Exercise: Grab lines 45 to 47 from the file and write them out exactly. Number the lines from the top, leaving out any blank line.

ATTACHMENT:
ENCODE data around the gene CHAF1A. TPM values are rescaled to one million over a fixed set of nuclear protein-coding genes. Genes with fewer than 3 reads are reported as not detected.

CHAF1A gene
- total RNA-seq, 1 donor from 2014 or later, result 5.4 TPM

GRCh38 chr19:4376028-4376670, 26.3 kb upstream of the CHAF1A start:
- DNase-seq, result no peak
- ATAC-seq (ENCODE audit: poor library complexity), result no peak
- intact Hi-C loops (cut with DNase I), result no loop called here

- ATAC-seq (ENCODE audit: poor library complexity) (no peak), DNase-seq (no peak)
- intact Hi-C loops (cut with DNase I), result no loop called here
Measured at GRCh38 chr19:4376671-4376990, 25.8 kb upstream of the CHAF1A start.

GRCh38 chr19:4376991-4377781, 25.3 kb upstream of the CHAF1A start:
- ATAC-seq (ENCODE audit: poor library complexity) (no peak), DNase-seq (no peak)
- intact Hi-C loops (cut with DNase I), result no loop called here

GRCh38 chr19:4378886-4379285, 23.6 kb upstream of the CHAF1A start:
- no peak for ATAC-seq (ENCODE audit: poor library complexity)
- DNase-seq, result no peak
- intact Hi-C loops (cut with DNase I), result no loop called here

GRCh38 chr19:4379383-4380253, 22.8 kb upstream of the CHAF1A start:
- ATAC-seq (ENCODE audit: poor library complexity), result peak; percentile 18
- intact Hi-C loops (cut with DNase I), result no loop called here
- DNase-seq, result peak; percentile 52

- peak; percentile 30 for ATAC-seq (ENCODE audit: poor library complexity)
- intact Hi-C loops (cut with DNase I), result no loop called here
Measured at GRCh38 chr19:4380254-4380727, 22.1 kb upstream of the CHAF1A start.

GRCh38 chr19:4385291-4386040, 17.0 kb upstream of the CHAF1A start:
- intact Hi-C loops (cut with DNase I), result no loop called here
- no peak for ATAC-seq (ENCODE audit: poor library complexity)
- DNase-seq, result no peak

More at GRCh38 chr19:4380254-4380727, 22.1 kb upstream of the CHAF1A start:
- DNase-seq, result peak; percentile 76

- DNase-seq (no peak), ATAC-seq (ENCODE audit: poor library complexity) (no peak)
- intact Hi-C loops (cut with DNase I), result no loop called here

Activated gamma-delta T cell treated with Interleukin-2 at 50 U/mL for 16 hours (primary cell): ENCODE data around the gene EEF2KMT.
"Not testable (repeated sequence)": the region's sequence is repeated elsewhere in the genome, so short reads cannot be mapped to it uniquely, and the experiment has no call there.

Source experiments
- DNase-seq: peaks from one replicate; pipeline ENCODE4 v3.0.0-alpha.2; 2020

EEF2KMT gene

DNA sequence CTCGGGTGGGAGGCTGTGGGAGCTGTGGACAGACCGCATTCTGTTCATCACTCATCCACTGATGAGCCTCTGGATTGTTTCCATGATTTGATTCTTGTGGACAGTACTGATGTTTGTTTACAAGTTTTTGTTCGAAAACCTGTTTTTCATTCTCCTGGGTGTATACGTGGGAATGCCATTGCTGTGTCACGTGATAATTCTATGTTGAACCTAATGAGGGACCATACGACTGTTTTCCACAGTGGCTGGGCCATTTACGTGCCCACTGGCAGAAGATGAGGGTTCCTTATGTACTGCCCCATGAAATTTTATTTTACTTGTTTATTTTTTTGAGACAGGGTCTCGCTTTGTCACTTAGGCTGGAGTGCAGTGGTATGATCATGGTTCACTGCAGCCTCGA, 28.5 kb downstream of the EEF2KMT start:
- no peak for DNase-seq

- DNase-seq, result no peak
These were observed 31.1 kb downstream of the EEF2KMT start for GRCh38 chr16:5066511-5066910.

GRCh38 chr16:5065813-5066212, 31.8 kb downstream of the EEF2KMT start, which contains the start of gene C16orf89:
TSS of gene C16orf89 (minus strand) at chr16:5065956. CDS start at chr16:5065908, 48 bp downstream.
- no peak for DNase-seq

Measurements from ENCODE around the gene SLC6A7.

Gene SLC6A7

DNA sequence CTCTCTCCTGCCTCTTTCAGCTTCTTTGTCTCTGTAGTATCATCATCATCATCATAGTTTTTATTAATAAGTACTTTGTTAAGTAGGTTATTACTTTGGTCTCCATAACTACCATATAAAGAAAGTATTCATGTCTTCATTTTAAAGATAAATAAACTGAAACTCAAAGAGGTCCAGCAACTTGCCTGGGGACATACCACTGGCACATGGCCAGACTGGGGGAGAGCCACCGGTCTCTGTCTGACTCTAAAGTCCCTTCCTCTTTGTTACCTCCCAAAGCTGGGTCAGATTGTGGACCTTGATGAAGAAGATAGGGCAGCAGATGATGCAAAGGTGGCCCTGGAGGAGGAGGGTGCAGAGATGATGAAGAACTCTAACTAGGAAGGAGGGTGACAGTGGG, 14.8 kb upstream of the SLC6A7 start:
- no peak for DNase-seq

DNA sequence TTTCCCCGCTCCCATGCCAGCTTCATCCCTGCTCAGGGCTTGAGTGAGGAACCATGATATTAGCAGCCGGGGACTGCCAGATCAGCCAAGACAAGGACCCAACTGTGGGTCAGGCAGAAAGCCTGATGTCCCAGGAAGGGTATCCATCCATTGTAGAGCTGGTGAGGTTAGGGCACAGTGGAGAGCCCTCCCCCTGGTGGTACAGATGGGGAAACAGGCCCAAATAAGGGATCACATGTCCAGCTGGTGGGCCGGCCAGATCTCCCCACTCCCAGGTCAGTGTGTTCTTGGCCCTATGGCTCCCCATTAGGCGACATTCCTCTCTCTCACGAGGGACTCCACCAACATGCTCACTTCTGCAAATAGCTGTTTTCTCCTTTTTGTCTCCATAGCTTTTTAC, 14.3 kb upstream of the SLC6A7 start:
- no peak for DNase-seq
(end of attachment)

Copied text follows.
Measurements from ENCODE around the gene SLC6A7.

Gene SLC6A7

DNA sequence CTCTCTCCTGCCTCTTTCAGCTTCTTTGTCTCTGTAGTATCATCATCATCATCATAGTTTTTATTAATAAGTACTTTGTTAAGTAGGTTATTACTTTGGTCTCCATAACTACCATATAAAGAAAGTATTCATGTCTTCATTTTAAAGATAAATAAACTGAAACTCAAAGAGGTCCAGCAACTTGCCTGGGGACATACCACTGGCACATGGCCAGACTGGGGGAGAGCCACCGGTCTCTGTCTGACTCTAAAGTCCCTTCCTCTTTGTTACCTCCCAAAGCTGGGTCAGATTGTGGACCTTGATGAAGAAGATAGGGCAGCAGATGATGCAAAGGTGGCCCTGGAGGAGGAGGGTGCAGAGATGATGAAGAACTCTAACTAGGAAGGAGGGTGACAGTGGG, 14.8 kb upstream of the SLC6A7 start: